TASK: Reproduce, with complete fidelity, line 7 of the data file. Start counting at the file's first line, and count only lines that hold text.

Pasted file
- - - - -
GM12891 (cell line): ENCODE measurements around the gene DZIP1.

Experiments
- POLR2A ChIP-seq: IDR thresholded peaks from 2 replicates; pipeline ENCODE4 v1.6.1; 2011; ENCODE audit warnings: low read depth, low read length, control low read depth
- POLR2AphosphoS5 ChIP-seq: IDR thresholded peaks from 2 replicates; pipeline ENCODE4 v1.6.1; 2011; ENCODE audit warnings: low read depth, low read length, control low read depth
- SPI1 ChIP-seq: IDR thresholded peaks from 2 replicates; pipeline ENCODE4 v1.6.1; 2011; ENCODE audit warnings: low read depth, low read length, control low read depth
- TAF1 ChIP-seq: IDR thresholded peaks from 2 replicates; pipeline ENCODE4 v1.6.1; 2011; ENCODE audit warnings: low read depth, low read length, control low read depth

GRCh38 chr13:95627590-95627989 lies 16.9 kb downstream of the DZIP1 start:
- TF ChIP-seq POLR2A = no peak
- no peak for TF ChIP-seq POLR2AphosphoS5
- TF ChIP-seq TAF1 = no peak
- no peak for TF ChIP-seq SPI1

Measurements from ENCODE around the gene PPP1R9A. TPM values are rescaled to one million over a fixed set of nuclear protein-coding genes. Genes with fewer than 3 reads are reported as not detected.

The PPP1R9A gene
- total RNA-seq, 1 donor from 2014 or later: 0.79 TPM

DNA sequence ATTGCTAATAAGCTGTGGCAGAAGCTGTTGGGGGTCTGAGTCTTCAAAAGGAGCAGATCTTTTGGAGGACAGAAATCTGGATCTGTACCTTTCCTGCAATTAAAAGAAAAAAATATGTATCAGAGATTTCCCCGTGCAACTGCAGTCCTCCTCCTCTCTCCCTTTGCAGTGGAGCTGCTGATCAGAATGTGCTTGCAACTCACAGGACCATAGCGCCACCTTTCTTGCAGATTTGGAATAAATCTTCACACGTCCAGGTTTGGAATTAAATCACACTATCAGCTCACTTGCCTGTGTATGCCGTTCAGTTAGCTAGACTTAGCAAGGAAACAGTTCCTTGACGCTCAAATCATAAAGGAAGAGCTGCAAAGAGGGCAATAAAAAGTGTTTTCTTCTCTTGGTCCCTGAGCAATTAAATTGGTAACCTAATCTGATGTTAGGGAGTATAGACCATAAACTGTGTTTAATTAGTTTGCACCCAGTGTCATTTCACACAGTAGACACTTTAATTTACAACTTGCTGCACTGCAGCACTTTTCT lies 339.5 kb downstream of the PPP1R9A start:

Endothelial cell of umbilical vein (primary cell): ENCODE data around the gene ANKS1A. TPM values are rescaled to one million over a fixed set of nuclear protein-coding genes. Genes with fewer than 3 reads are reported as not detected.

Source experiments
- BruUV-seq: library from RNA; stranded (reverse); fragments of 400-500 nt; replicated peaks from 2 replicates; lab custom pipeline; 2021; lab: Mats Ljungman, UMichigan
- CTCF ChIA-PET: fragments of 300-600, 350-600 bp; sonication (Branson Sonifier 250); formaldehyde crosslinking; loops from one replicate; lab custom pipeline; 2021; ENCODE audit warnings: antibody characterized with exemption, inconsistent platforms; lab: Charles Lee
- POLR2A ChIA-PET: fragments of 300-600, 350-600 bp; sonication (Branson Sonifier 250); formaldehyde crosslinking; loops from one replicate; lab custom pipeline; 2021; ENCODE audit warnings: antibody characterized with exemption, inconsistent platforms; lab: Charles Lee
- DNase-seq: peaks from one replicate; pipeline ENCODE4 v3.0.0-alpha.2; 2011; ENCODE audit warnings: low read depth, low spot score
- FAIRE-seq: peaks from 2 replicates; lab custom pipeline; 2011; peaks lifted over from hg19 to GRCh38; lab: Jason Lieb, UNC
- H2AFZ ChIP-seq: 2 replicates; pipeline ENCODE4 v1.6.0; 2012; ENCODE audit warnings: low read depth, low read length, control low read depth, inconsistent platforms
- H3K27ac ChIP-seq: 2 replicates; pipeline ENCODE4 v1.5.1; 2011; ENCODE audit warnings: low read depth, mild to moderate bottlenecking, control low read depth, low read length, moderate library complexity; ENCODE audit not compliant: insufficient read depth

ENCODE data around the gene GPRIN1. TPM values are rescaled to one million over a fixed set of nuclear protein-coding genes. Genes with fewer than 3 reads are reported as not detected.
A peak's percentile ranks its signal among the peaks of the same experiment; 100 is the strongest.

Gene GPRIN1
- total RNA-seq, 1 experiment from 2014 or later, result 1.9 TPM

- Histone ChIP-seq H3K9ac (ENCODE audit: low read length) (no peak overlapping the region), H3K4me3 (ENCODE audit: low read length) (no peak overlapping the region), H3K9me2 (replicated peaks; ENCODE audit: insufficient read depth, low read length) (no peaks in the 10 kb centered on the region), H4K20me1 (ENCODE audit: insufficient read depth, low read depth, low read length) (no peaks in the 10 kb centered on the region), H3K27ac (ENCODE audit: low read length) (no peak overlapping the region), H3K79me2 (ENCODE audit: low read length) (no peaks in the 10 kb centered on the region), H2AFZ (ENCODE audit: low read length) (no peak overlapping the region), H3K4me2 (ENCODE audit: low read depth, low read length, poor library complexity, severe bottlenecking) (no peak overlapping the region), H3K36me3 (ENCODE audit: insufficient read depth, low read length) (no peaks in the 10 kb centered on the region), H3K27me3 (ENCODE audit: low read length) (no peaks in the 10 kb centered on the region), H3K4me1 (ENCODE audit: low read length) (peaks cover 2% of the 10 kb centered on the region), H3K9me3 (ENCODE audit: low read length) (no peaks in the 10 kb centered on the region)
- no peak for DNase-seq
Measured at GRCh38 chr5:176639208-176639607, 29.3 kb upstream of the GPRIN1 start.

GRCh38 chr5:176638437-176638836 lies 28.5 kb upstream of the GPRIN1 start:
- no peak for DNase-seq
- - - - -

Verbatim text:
GRCh38 chr13:95627590-95627989 lies 16.9 kb downstream of the DZIP1 start: